Today (6.7.2020.) 113 years ago, Frida Kahlo, a Mexican painter, was born.
Frida Kahlo is an artist who has expressed her life feelings, feelings and pains directly and poignantly on canvas. Kahlo, who usually painted herself, unleashed anger, pain, and sorrow through painting, revealing her inner world. Frida tried to emphasize the beauty of imperfection.
An uncompromising description of the female experience. Uncompromising self-portraits.
Already at the age of 19, her father photographed her in a male suit, to make it clear to everyone what feminism is: to be who you are, just the way you want to be, and to hell with criticism.
Frida chose not to succumb to dictates about female beauty and therefore left the mustache and eyebrows attached. Hair trimming (twice) was an act of strength and determination, of voluntarily giving up beauty and femininity.
55 of her 143 paintings dealt with her, showing her rich inner world. It was a clear, political, personal statement that put her, the woman at the center.
Gender issues, personal identity, politics, cultural roots, an ardent communist who fought for equality and social justice.
A unique artist who was ahead of her time.
I share with you a topic that interests me and is present in many of Frida Kahlo’s life and paintings. And was also a part of my life as a teenager, in back straightening treatments.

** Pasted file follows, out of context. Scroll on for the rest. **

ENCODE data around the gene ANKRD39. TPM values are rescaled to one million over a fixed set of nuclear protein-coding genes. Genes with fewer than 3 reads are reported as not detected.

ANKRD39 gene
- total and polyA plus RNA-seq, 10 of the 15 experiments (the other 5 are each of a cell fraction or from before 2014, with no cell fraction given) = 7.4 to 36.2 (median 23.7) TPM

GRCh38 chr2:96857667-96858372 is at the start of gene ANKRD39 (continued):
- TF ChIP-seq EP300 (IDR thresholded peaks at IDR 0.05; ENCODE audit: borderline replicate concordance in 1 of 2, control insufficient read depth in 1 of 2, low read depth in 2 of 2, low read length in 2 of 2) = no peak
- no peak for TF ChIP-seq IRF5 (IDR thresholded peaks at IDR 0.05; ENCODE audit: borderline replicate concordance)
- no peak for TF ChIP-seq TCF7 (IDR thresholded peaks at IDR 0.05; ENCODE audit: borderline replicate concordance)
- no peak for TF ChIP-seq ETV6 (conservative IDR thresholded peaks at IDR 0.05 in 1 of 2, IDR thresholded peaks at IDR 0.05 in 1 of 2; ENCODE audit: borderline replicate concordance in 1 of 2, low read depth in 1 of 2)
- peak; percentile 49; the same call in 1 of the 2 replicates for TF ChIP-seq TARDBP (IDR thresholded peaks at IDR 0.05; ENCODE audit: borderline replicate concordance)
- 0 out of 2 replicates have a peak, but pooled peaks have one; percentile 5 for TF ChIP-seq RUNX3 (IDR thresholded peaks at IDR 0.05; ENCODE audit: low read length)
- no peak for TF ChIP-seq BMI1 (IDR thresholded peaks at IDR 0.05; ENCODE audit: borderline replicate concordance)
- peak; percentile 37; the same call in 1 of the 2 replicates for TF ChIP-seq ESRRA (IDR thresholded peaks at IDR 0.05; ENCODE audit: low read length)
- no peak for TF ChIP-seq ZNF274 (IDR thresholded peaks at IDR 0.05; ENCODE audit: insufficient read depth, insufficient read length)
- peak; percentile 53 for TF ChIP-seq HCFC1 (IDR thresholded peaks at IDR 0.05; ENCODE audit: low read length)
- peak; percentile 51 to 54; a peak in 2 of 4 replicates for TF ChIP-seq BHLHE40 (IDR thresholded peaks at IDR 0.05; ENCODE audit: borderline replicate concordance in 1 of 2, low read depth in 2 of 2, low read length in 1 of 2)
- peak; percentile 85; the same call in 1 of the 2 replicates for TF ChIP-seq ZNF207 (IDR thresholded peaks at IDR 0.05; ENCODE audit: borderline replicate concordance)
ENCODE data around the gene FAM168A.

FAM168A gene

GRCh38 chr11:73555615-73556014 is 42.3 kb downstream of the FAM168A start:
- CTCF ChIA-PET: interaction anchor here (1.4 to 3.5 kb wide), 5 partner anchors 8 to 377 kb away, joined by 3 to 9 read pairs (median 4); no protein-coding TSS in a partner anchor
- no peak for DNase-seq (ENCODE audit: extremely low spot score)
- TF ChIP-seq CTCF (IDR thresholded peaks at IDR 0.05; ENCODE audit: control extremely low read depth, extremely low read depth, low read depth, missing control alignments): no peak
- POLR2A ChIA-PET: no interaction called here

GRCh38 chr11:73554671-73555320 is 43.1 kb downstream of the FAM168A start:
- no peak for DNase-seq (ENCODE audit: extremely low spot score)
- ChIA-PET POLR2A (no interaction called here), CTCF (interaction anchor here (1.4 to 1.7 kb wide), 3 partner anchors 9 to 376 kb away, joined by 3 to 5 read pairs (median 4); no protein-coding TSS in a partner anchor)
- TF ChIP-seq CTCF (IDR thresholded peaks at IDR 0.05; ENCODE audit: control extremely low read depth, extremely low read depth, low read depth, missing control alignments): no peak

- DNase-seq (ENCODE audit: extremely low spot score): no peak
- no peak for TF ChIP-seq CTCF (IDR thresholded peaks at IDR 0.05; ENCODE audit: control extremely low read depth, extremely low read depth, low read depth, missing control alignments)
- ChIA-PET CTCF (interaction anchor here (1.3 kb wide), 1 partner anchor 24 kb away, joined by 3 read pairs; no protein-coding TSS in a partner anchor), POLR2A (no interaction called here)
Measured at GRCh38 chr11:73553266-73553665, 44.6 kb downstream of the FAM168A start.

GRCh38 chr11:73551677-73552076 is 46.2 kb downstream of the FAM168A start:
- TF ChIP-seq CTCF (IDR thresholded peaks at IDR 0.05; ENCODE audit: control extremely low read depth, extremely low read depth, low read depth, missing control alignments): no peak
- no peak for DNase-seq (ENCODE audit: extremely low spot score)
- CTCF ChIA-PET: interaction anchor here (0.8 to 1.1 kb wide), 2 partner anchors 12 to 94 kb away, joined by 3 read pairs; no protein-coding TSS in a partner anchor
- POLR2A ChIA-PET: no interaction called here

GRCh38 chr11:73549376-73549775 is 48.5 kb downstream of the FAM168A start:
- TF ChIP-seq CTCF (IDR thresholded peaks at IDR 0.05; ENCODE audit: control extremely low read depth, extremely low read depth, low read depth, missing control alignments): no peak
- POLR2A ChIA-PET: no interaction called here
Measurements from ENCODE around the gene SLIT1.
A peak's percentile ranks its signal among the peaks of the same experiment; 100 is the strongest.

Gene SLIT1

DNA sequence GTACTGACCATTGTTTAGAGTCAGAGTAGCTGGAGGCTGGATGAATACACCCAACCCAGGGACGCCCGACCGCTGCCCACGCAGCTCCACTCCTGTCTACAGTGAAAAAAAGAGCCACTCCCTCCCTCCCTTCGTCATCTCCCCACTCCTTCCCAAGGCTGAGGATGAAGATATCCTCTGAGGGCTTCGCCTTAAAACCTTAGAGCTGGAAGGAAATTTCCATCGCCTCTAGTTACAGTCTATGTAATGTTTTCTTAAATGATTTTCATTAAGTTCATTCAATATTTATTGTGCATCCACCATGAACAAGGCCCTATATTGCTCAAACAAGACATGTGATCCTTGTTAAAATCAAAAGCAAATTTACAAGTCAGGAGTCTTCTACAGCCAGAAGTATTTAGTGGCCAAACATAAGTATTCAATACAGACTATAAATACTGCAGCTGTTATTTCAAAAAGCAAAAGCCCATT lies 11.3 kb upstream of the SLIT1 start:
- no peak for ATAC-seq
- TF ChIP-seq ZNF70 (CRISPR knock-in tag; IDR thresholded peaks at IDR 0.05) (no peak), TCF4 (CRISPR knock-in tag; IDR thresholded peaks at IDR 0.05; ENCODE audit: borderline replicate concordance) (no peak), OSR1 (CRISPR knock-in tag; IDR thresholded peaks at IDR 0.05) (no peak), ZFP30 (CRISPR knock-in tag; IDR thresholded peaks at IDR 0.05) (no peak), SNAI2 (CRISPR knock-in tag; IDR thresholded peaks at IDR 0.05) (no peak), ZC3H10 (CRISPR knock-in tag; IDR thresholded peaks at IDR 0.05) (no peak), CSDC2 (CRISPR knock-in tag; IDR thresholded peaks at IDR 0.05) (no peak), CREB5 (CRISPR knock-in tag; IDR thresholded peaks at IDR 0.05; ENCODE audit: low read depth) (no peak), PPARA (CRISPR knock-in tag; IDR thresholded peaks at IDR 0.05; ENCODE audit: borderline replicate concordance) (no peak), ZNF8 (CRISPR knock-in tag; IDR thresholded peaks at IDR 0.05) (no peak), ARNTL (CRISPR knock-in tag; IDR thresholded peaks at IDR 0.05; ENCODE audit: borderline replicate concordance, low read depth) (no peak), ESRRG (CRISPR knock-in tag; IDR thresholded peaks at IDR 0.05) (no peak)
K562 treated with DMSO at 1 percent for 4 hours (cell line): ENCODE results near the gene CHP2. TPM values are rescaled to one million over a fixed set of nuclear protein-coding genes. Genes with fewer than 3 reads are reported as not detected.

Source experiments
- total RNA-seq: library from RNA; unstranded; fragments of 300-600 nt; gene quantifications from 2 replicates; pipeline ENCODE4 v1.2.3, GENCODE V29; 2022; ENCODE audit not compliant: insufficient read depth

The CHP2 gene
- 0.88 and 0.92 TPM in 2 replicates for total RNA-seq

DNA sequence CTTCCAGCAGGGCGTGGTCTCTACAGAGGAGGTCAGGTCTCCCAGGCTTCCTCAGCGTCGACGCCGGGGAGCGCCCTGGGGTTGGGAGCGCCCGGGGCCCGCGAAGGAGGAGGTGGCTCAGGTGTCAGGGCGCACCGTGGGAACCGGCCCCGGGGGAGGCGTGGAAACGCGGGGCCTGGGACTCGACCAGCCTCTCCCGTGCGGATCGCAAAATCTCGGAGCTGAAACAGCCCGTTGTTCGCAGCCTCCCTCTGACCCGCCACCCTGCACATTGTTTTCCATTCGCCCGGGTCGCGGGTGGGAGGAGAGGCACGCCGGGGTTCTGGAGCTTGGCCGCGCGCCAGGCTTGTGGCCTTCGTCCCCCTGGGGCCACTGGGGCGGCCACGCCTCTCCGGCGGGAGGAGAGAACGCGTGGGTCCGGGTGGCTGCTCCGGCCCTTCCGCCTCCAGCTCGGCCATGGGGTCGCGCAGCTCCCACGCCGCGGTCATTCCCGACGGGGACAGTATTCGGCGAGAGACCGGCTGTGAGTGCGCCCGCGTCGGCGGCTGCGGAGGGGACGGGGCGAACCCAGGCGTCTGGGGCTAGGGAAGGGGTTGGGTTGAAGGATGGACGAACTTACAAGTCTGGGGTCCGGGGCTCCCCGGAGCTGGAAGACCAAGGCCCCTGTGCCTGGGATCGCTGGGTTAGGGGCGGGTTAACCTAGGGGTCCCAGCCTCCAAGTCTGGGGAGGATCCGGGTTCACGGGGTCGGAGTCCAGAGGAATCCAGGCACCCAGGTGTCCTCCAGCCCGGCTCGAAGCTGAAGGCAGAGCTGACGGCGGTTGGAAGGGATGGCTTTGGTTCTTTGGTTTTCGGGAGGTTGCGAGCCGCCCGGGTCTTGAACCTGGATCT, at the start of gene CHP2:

The corset accompanied Frida many times in the form of medical treatment, a plaster / metal corset that wrapped around her broken body as a result of a previous accident.
Frida’s Corset of Anguish
A corset is an accessory that the woman wears on her body – on the one hand it is supposed to shape the body into a narrower and more flattering shape for a woman on the other hand it causes anguish and discomfort as it presses on the body and ribs. The tighter it is on the one hand the painful and excruciating it is on the other hand.
The corset highlights the pains and anguish that Frida experiences every day and every hour. Here, too, one can look both inward and outward — outwardly the corset is beautiful and inwardly painful. As Frida tries outward to look strong and held but inwardly tormented and painful.
The corset in Frida’s painting also reminds me of shrouds, white cotton fabrics that wrap the dead in them…
I chose to paint Frida Kahlo. For me Frida symbolizes a strong female figure who has faced in her life physical and mental difficulties.
When I paint a portrait, the most important thing to me is the eye contact created between the painting character and the observer, I tried to convey in her look femininity on the one hand and strength and confidence on the other and all this along with a wink of playfulness.
I also combined a paper collage with the oil paints in this work, I like that the observer slowly discovers the paper fragments that are incorporated in the paint stains, a kind of exploratory and prolonged observation that discovers something new in the painting every time. I think that the colorfulness of the painting character matches the many colors in Frida’s life.
To me she is a symbol of strong, uncompromising femininity, very real and honest with herself and the environment.